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Folks taking it easy as near-record breaking heat sweeps NH

By MARK HAYWARD and TODD FEATHERS
New Hampshire Union Leader

August 28. 2018 8:17PM
Lisa Steele, left, a Trinity High School senior, and Shea Mara, a Central sophomore, get sprayed unexpectedly by a leaking garden hose as they wash a car on Malvern Street in Manchester on Tuesday afternoon. (THOMAS ROY/UNION LEADER)



Trinty High School's Dantre Taylor, a junior, gets some water during a light practice in Manchester on Tuesday. Coaches are making sure players take water breaks every 15 minutes. (THOMAS ROY/UNION LEADER)

School coaches called off games and people flocked to air-conditioning as a short-lived heat wave intensified on Tuesday.

Heat and humidity is expected to push the heat index past the 100-degree mark today, but a heat advisory ends at 8 p.m., according to the National Weather Service. An approaching cold front should cool off temperatures Thursday down to the 80s and even 70s.

“We’re in the heat and humidity for today and Wednesday,” said James Brown, a meteorologist for the National Weather Service.

In Manchester, the temperature reached 93 degrees at 4 p.m., — one degree below the record of 94 set in 1949.

On Tuesday, school athletic officials in Manchester called off outside tryouts, practices and even games. Coaches sent high-school football players inside to watch film, while gyms were tested to see if volleyball practices would continue inside.

Outdoor practices may be held this morning, but only for two hours maximum with water breaks every 15 minutes, said Christine Telge, acting athletic director for Manchester city schools.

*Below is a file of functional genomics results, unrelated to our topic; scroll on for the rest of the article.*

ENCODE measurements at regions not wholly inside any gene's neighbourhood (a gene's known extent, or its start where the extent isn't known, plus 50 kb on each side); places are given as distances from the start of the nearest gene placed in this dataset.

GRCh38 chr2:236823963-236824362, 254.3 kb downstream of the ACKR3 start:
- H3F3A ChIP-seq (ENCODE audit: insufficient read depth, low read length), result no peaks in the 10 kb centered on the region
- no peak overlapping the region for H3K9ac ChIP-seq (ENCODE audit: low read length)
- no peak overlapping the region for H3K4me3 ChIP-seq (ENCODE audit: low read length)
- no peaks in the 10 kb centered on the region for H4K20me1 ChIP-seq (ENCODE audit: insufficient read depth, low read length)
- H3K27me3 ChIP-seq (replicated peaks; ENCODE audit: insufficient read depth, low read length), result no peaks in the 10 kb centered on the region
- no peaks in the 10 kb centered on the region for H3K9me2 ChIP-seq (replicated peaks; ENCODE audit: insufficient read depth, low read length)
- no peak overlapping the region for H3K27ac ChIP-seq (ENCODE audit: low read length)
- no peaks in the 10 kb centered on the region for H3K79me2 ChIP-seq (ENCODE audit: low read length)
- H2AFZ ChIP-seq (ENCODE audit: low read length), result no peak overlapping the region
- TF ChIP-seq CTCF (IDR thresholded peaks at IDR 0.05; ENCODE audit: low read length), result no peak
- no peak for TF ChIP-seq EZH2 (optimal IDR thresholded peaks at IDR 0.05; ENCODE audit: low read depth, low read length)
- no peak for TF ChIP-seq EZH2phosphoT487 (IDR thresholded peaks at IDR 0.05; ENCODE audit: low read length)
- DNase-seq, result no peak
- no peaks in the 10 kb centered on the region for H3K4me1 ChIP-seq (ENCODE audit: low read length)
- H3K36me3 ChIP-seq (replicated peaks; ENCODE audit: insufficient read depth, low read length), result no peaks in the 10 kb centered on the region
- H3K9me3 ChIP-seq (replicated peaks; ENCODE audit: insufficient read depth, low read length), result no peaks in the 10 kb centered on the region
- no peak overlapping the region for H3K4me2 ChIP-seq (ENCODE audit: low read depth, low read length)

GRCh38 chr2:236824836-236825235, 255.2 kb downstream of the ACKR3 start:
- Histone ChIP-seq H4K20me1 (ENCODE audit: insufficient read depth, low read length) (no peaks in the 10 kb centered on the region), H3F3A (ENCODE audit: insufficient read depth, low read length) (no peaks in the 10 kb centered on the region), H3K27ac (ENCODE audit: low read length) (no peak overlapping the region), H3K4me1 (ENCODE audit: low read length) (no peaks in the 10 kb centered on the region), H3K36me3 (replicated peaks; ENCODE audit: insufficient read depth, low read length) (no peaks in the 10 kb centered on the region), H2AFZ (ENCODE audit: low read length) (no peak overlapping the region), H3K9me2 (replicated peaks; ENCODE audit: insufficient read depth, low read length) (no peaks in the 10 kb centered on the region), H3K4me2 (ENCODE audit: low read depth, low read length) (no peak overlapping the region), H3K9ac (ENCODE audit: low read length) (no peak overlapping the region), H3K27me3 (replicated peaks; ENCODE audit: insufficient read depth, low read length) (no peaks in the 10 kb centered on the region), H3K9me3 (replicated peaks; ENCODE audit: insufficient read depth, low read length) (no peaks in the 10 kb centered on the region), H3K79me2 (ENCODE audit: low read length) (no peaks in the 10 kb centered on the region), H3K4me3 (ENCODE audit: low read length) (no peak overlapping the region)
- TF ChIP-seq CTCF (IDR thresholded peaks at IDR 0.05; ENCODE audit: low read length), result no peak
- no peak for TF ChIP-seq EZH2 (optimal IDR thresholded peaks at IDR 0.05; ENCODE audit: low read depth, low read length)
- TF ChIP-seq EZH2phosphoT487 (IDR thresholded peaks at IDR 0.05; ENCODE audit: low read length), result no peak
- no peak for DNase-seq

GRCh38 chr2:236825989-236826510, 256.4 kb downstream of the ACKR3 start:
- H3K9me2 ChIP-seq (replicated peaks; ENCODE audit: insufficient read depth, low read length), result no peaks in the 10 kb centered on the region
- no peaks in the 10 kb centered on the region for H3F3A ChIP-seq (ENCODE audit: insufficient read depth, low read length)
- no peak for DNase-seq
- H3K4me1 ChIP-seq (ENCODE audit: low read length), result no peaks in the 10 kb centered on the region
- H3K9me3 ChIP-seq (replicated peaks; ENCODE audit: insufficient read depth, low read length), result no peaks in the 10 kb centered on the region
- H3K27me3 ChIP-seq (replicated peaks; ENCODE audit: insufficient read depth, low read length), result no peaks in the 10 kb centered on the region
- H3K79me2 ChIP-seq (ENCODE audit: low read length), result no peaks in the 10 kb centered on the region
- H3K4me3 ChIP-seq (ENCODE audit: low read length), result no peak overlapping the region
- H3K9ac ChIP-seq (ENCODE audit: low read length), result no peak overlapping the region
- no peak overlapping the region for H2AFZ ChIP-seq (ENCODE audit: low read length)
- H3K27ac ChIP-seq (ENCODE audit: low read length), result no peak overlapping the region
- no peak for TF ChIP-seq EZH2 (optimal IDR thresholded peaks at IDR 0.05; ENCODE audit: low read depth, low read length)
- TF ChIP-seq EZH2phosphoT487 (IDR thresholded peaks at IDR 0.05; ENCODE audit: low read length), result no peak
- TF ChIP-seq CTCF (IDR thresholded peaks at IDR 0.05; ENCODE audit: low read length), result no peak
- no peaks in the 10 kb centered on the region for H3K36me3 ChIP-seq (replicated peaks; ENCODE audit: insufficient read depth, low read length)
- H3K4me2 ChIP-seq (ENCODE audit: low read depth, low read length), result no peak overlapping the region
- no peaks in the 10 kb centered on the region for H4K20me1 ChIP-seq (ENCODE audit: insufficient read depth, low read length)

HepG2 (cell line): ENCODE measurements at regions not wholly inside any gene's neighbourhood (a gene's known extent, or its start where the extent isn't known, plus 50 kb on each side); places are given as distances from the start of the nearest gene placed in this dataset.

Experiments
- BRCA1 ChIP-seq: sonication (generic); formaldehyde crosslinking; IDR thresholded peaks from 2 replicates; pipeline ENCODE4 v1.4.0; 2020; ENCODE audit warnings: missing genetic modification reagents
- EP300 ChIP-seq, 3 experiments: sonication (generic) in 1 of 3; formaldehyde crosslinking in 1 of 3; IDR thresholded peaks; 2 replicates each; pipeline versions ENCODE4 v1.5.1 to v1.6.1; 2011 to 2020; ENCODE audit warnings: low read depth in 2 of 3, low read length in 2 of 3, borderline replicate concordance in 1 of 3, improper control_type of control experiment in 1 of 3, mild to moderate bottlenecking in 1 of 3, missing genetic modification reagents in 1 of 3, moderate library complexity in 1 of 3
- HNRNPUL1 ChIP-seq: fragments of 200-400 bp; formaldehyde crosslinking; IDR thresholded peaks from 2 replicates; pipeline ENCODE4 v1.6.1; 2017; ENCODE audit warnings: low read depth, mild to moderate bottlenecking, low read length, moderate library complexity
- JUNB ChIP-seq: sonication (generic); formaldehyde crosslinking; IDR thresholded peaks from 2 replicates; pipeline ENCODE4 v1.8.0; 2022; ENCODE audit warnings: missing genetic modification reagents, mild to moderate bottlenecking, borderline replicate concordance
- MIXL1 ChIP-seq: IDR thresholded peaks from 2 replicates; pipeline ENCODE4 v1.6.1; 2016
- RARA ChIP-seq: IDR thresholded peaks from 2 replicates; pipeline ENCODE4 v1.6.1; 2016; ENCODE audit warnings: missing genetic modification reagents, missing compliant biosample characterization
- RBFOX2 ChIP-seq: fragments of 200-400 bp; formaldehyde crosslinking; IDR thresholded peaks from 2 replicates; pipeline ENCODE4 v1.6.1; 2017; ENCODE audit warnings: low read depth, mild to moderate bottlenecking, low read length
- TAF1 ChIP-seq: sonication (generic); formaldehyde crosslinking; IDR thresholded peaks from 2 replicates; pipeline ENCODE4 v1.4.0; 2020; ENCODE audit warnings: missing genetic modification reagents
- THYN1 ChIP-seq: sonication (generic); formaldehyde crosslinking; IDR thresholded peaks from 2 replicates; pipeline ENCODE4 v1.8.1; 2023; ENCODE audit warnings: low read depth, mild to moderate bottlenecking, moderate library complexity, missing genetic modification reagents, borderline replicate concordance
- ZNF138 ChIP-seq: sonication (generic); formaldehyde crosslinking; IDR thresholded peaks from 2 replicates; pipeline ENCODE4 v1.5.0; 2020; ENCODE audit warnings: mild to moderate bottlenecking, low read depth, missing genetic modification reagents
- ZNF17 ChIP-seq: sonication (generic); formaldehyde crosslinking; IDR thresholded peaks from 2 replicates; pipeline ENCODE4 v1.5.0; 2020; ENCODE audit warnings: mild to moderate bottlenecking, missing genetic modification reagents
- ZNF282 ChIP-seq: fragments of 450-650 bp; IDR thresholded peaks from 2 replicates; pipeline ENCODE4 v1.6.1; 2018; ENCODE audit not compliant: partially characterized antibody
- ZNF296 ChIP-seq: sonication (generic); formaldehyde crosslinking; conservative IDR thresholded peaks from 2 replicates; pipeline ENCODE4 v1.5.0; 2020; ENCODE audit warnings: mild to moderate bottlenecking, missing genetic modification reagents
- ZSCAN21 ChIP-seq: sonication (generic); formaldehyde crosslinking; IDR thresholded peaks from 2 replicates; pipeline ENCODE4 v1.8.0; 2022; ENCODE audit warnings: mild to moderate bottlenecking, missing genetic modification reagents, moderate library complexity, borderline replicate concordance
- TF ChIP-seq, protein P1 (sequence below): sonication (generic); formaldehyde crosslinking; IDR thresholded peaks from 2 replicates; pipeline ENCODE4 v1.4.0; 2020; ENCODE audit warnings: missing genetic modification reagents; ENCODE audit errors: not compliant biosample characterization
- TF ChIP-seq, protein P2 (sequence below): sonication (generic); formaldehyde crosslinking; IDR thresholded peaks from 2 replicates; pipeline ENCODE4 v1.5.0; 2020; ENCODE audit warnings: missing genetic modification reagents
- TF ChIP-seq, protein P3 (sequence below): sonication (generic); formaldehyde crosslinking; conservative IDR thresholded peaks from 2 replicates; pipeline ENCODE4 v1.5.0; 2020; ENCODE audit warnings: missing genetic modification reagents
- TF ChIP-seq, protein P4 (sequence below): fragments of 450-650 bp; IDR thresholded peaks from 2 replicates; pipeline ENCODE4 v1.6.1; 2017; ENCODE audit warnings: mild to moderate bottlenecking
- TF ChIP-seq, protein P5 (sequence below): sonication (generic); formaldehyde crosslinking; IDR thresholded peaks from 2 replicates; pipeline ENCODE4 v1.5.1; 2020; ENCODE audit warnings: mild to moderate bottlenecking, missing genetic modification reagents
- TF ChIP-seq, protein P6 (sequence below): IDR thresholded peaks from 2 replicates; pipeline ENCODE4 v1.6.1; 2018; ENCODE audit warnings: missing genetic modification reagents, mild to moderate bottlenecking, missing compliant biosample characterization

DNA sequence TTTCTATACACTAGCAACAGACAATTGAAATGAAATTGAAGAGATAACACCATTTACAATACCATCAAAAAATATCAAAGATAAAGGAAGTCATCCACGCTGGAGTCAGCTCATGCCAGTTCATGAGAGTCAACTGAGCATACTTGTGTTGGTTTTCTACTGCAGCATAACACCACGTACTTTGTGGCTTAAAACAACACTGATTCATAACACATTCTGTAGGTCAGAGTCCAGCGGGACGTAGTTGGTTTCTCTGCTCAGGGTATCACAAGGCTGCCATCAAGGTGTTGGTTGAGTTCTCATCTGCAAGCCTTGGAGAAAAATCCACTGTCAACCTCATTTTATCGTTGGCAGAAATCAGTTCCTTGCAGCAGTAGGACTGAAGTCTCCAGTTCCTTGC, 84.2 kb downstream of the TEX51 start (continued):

The first home game for Manchester High School Central boys and girls soccer, scheduled for Tuesday, was canceled. Officials are to decide by noon today on the Central field hockey team game scheduled for Londonderry.

“You want to protect everyone’s child and make sure everyone is safe,” Telge said. She said the Central games, held at Gill Stadium, were moved up to accommodate spraying for mosquitoes carrying West Nile virus.

It wasn’t only kids who won’t be taking to the fields. In Concord, organizers postponed the New Hampshire Senior Games Golf Tournament until Sept. 5, when early forecasts call for a high of 77 degrees and clouds.

The effect of the mid-day heat was most evident on Elm Street in Manchester, where outside restaurant patios were conspicuously empty.

Except for Doug and Carol Platter, who sat unfazed in the shade of an umbrella outside an ice cream shop.

“We’re cool; this is nothing for us,” said Doug Platter. Residents of Venice, Fla., the couple was in New Hampshire for a five-week vacation to visit family and enjoy the climate.

“It’s very humid in Florida, so with this mild breeze, even though it’s hot, it’s OK,” Carol Platter said.

For those who were forced outside by work, the heat was more than just an annoyance.

Maurice Hanks of Manchester labored with his shirt off on the facade of a downtown tattoo shop. He had set up a tent over a small portion of sidewalk, but it wasn’t large enough to cover the ladder he was using.

“It’s miserable,” Hanks said. “Unfortunately this summer has been more miserable than most.”

The Weather Service recommends that anyone working or playing outside take frequent breaks in shaded or air-conditioned areas. Drink plenty of water and wear light, loose-fitting clothes.

mhayward@unionleader.com


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